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Copyright 2019 Gary K. Chen (

Licensed under the Apache License, Version 2.0 (the "License");
you may not use this file except in compliance with the License.
You may obtain a copy of the License at

Unless required by applicable law or agreed to in writing, software
distributed under the License is distributed on an "AS IS" BASIS,
See the License for the specific language governing permissions and
limitations under the License.


MaCS is a simulator of the coalescent process that simulates geneologies spatially across chromosomes as a Markovian process.  The algorithm is similar to the Wiuf and Hein algorithm (Wiuf and Hein, 1999) in that an ancestral recombination graph (ARG) is stored in memory.  Where the algorithm deviates from the Wiuf and Hein are the following:

1) Recombination events occur only on the local geneology at the current position on the sequence instead of anywhere on the ARG, but can coalesce to any lineage on the ARG including those not on the local geneology (i.e. a non-ancestral edge)
2) Waiting times (i.e. the distance between recombinations on the sequence) are calculated from exponential draws with intensity based on the local geneology's branch length instead of the ARG length
3) The algorithm is n-th order Markovian where n is based on a parameter the user enters.  This makes the algorithm more general than one like FastCoal which is 1st order. Higher values provide a better approximation to the coalescent.

These changes make the algorithm substantially more efficient than the Wiuf and Hein with little loss in accuracy.

MaCS also supports all the demographic history semantics of MS.  Typing ./macs with no arguments at the command line lists the usage parameters.  Most command line arguments are the same as those in ms.

This document briefly summarizes how one compiles and runs MaCS.

C++ boost development library (
- If one has yum package manager, this is a matter of simply typing (under root):
yum install boost-devel

There are two executables.  MaCS is the simulator itself.  msformatter takes in generated data from the simulator and generates output that is compatible with that from Hudson's ms.

To compile everything:
make all

Compiling the simulator:
make macs

Compiling the MS formatter:
make msformatter

For moderate sample sizes and sequence lengths,  a typical command line would like like:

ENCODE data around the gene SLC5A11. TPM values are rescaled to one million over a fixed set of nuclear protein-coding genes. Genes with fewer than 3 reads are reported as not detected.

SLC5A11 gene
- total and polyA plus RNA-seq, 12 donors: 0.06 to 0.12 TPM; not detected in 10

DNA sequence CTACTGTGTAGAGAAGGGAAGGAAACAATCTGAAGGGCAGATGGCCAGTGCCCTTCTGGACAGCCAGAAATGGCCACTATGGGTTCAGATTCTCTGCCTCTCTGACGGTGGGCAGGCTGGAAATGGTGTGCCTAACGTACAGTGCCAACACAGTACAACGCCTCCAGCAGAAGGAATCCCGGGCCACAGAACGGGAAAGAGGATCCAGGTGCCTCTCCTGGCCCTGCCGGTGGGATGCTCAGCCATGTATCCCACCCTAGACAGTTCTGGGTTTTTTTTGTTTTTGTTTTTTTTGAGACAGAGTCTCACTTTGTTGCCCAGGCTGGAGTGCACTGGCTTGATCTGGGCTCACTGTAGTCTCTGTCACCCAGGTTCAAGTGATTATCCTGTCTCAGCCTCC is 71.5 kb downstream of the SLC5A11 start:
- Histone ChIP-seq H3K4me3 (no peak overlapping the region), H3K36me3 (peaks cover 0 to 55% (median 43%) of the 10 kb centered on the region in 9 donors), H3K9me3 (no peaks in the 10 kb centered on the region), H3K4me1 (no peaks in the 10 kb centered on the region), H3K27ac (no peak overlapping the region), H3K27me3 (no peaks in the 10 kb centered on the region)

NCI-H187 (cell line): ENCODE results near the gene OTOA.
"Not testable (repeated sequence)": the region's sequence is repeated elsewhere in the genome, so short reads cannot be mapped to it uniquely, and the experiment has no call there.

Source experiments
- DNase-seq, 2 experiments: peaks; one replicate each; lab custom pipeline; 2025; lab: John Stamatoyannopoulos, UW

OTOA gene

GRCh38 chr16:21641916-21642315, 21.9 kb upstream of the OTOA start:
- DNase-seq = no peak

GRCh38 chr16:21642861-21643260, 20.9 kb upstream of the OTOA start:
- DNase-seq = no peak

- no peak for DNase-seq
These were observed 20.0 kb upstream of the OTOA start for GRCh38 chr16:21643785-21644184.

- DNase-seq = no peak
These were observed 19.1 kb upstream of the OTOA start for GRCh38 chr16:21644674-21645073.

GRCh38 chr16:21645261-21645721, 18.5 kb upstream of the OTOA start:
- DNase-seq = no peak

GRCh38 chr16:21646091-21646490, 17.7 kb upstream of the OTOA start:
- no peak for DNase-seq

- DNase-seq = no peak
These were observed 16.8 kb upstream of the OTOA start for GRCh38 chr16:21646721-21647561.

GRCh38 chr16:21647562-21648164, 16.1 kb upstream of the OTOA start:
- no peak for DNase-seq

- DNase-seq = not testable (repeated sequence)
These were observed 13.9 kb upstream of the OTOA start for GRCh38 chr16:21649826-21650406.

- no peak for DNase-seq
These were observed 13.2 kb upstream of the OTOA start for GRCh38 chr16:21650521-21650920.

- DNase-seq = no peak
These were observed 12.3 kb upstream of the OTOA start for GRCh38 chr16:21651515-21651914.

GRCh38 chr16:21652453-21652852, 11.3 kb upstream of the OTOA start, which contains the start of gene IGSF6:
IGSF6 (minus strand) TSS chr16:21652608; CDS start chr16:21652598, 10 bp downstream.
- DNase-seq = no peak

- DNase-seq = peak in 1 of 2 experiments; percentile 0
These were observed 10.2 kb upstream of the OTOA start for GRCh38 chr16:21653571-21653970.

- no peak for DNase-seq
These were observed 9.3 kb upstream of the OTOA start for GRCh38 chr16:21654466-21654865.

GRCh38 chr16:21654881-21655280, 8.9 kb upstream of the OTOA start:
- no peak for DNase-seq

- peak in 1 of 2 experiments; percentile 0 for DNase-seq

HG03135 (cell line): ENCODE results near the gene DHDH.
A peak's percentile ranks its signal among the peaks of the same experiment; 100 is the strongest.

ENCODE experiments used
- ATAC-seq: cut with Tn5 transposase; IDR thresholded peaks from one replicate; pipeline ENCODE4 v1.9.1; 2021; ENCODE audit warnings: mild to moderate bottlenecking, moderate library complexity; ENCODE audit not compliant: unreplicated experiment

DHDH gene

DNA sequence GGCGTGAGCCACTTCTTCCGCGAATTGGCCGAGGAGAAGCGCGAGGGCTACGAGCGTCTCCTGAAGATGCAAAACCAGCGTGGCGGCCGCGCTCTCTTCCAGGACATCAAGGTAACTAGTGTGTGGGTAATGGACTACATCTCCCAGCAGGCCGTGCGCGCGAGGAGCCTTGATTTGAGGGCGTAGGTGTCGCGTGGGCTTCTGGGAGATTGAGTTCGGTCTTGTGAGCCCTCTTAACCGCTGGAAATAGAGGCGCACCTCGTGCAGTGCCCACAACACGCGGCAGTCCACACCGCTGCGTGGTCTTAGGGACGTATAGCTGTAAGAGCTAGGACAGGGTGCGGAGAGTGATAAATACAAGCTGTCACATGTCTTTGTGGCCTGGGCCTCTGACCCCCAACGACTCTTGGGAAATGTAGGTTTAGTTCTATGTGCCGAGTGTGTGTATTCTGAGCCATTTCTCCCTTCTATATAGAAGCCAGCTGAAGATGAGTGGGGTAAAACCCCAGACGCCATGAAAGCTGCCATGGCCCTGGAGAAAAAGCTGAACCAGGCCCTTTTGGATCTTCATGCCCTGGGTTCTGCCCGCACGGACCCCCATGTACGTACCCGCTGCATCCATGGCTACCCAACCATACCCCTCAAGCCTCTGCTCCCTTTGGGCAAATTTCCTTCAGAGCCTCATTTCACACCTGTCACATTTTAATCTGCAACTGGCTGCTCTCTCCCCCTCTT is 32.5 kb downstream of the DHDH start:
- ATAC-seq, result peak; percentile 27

./macs 100 1e6 -T -t .001 -r .001 -h 1e2 -R example_input/hotspot.txt -F example_input/ascertainment.txt 0 2>trees.txt | ./msformatter > haplotypes.txt

The program is designed to send run-time information such as tree statistics to STDERR and simulated output to STDOUT.  This allows one to pipe desired output to other programs that may process data differently (e.g. a database loader) such as msformatter. 

The command line arguments above says:
Simulate 100 sequences on a region 1e6 basepairs long.  The per base pair mutation and recombination rate scaled at 4N is .001.  The h parameter approximates the Markovian order by instructing the program to include all geneologies from the current point to 1e2 base pairs to the left if one considers simulation proceeding from the left end to the right end of the entire sequence.  Any branches unique to the geneology that is beyond 1e2 base pairs is pruned from the ARG. -T tells MACS to output the local trees in Newick format similar to MS output.

The option -R instructs the program to read in a variable recombination file.  The first line of the file hotspot.txt says that from position 0 to .3 (unit scaled on entire sequence to be simulated), the cM to Mb ratio is 0.57. If there are any coordinates not covered by ranges in the file, the ratio defaults to 1.  
The option -F instructs the program to read in a SNP ascertainment file.  Entering 1 after the filename instructs the program to assume any derived allele frequency (DAF) > .5 to have a DAF of 1-DAF.  This might be useful for scenarios where one is interested only in the minor allele frequency and the identity of the derived allele is unknown.  The flag 0 disables this behavior.  The first line of the file ascertainment.txt instructs the program to completely filter out all SNPs with DAF of range 0 to 0.01.  The second line says to filter SNPs with DAF from 0.01 to 0.05 to the point where SNPs in this DAF range comprise 1% of the SNPs output.

For very large sample sizes and/or sequence lengths, we recommend storing output in a text file to postprocess later (e.g. import into a database)
./macs 10000 1e9 -t .001 -r .001 -h 1e2 -F example_input/ascertainment.txt 0 2>trees.txt 1> sites.txt

For comments or questions, please post an issue at


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